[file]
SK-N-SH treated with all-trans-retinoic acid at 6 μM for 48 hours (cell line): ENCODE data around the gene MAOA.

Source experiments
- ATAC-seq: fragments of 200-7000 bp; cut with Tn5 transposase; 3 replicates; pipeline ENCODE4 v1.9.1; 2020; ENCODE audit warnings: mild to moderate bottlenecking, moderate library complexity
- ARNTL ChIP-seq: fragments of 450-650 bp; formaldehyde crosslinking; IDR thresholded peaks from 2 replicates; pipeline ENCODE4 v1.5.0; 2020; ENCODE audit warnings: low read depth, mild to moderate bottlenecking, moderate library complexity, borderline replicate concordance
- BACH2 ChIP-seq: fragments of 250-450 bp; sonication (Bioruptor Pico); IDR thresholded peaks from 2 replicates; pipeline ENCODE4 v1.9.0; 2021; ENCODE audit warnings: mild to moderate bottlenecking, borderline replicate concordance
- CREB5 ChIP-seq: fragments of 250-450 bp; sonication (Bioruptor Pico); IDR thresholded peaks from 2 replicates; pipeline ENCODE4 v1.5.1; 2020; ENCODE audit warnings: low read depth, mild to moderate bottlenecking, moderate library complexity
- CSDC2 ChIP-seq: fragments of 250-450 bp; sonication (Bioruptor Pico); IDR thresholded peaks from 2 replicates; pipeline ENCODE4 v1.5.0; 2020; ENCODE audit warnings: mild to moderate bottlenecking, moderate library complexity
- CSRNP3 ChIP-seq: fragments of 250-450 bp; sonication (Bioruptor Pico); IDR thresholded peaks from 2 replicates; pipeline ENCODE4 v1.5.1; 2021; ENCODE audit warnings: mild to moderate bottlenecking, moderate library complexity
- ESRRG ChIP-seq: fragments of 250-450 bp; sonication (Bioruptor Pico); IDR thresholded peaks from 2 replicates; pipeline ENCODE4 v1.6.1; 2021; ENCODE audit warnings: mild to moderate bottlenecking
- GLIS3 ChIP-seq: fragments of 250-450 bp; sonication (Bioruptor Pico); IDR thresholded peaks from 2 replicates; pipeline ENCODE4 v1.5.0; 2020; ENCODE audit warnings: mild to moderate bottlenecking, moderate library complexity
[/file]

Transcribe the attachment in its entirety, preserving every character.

SK-N-SH treated with all-trans-retinoic acid at 6 μM for 48 hours (cell line): ENCODE data around the gene MAOA.

Source experiments
- ATAC-seq: fragments of 200-7000 bp; cut with Tn5 transposase; 3 replicates; pipeline ENCODE4 v1.9.1; 2020; ENCODE audit warnings: mild to moderate bottlenecking, moderate library complexity
- ARNTL ChIP-seq: fragments of 450-650 bp; formaldehyde crosslinking; IDR thresholded peaks from 2 replicates; pipeline ENCODE4 v1.5.0; 2020; ENCODE audit warnings: low read depth, mild to moderate bottlenecking, moderate library complexity, borderline replicate concordance
- BACH2 ChIP-seq: fragments of 250-450 bp; sonication (Bioruptor Pico); IDR thresholded peaks from 2 replicates; pipeline ENCODE4 v1.9.0; 2021; ENCODE audit warnings: mild to moderate bottlenecking, borderline replicate concordance
- CREB5 ChIP-seq: fragments of 250-450 bp; sonication (Bioruptor Pico); IDR thresholded peaks from 2 replicates; pipeline ENCODE4 v1.5.1; 2020; ENCODE audit warnings: low read depth, mild to moderate bottlenecking, moderate library complexity
- CSDC2 ChIP-seq: fragments of 250-450 bp; sonication (Bioruptor Pico); IDR thresholded peaks from 2 replicates; pipeline ENCODE4 v1.5.0; 2020; ENCODE audit warnings: mild to moderate bottlenecking, moderate library complexity
- CSRNP3 ChIP-seq: fragments of 250-450 bp; sonication (Bioruptor Pico); IDR thresholded peaks from 2 replicates; pipeline ENCODE4 v1.5.1; 2021; ENCODE audit warnings: mild to moderate bottlenecking, moderate library complexity
- ESRRG ChIP-seq: fragments of 250-450 bp; sonication (Bioruptor Pico); IDR thresholded peaks from 2 replicates; pipeline ENCODE4 v1.6.1; 2021; ENCODE audit warnings: mild to moderate bottlenecking
- GLIS3 ChIP-seq: fragments of 250-450 bp; sonication (Bioruptor Pico); IDR thresholded peaks from 2 replicates; pipeline ENCODE4 v1.5.0; 2020; ENCODE audit warnings: mild to moderate bottlenecking, moderate library complexity